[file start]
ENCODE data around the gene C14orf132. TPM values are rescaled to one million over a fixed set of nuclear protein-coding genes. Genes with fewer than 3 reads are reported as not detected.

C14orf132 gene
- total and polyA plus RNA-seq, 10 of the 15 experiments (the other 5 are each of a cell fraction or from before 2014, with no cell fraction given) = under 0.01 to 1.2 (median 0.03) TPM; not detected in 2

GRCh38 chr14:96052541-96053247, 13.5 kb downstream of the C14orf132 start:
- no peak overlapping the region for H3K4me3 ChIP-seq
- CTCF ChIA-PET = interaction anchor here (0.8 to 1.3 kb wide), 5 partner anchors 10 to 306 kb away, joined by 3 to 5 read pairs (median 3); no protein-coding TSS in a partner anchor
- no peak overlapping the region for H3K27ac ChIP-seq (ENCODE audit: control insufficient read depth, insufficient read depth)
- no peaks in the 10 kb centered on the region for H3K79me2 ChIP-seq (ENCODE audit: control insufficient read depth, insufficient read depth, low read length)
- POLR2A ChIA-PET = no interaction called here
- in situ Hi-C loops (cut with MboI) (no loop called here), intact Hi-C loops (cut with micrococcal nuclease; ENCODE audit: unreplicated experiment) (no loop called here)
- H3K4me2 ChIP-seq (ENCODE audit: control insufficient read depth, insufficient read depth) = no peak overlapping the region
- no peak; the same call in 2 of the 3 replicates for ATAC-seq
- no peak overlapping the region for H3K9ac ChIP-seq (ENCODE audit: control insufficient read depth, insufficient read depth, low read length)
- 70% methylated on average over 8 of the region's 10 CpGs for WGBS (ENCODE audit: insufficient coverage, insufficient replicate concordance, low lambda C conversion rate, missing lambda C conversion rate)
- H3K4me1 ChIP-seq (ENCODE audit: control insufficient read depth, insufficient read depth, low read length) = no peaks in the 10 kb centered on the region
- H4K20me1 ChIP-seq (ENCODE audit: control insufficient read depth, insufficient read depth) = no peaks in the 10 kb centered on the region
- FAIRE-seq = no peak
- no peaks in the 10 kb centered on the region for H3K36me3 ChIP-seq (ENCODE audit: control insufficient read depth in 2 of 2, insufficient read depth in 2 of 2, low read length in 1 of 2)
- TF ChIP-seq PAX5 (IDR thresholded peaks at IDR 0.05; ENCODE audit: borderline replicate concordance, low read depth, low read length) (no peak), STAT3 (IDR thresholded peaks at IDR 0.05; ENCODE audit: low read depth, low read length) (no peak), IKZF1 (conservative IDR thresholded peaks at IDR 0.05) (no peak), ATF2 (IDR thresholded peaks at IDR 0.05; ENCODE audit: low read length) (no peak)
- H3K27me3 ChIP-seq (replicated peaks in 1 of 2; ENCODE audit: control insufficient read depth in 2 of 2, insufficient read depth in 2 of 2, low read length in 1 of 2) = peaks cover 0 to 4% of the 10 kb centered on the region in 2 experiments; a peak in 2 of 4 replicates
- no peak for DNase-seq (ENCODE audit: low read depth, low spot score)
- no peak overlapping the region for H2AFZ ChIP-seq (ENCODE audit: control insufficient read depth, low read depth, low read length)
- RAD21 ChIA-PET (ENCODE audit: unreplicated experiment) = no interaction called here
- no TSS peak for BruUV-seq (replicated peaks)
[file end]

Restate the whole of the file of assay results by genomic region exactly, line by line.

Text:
ENCODE data around the gene C14orf132. TPM values are rescaled to one million over a fixed set of nuclear protein-coding genes. Genes with fewer than 3 reads are reported as not detected.

C14orf132 gene
- total and polyA plus RNA-seq, 10 of the 15 experiments (the other 5 are each of a cell fraction or from before 2014, with no cell fraction given) = under 0.01 to 1.2 (median 0.03) TPM; not detected in 2

GRCh38 chr14:96052541-96053247, 13.5 kb downstream of the C14orf132 start:
- no peak overlapping the region for H3K4me3 ChIP-seq
- CTCF ChIA-PET = interaction anchor here (0.8 to 1.3 kb wide), 5 partner anchors 10 to 306 kb away, joined by 3 to 5 read pairs (median 3); no protein-coding TSS in a partner anchor
- no peak overlapping the region for H3K27ac ChIP-seq (ENCODE audit: control insufficient read depth, insufficient read depth)
- no peaks in the 10 kb centered on the region for H3K79me2 ChIP-seq (ENCODE audit: control insufficient read depth, insufficient read depth, low read length)
- POLR2A ChIA-PET = no interaction called here
- in situ Hi-C loops (cut with MboI) (no loop called here), intact Hi-C loops (cut with micrococcal nuclease; ENCODE audit: unreplicated experiment) (no loop called here)
- H3K4me2 ChIP-seq (ENCODE audit: control insufficient read depth, insufficient read depth) = no peak overlapping the region
- no peak; the same call in 2 of the 3 replicates for ATAC-seq
- no peak overlapping the region for H3K9ac ChIP-seq (ENCODE audit: control insufficient read depth, insufficient read depth, low read length)
- 70% methylated on average over 8 of the region's 10 CpGs for WGBS (ENCODE audit: insufficient coverage, insufficient replicate concordance, low lambda C conversion rate, missing lambda C conversion rate)
- H3K4me1 ChIP-seq (ENCODE audit: control insufficient read depth, insufficient read depth, low read length) = no peaks in the 10 kb centered on the region
- H4K20me1 ChIP-seq (ENCODE audit: control insufficient read depth, insufficient read depth) = no peaks in the 10 kb centered on the region
- FAIRE-seq = no peak
- no peaks in the 10 kb centered on the region for H3K36me3 ChIP-seq (ENCODE audit: control insufficient read depth in 2 of 2, insufficient read depth in 2 of 2, low read length in 1 of 2)
- TF ChIP-seq PAX5 (IDR thresholded peaks at IDR 0.05; ENCODE audit: borderline replicate concordance, low read depth, low read length) (no peak), STAT3 (IDR thresholded peaks at IDR 0.05; ENCODE audit: low read depth, low read length) (no peak), IKZF1 (conservative IDR thresholded peaks at IDR 0.05) (no peak), ATF2 (IDR thresholded peaks at IDR 0.05; ENCODE audit: low read length) (no peak)
- H3K27me3 ChIP-seq (replicated peaks in 1 of 2; ENCODE audit: control insufficient read depth in 2 of 2, insufficient read depth in 2 of 2, low read length in 1 of 2) = peaks cover 0 to 4% of the 10 kb centered on the region in 2 experiments; a peak in 2 of 4 replicates
- no peak for DNase-seq (ENCODE audit: low read depth, low spot score)
- no peak overlapping the region for H2AFZ ChIP-seq (ENCODE audit: control insufficient read depth, low read depth, low read length)
- RAD21 ChIA-PET (ENCODE audit: unreplicated experiment) = no interaction called here
- no TSS peak for BruUV-seq (replicated peaks)